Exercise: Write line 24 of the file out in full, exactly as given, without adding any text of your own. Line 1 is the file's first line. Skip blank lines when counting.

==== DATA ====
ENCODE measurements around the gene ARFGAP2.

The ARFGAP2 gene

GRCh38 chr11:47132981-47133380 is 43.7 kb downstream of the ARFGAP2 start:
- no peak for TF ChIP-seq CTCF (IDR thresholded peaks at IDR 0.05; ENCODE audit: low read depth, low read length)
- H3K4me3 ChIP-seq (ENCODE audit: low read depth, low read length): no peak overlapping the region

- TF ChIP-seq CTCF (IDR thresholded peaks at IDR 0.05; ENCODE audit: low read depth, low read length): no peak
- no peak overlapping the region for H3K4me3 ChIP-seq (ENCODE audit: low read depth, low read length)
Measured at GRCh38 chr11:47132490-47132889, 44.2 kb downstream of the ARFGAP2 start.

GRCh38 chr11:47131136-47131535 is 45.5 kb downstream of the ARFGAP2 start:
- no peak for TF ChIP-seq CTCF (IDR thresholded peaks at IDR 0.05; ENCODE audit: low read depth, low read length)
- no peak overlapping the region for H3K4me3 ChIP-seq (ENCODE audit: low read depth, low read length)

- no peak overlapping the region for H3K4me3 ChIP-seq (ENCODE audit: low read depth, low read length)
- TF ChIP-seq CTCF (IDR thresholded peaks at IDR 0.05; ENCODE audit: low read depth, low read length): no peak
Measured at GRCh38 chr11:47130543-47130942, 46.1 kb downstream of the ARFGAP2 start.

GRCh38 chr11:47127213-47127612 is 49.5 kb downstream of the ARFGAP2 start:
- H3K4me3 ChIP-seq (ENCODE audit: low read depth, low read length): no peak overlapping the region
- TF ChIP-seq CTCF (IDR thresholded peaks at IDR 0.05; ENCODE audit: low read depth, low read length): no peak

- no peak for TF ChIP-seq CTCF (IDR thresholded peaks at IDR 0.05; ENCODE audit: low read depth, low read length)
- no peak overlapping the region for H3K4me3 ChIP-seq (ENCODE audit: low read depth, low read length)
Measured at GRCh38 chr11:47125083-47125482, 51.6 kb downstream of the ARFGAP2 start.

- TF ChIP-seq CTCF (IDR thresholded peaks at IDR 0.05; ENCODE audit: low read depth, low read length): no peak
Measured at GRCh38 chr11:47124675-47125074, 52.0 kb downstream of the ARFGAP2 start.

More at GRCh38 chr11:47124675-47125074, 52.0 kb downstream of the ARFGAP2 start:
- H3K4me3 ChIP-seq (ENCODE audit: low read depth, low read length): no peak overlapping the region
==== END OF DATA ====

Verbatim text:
- H3K4me3 ChIP-seq (ENCODE audit: low read depth, low read length): no peak overlapping the region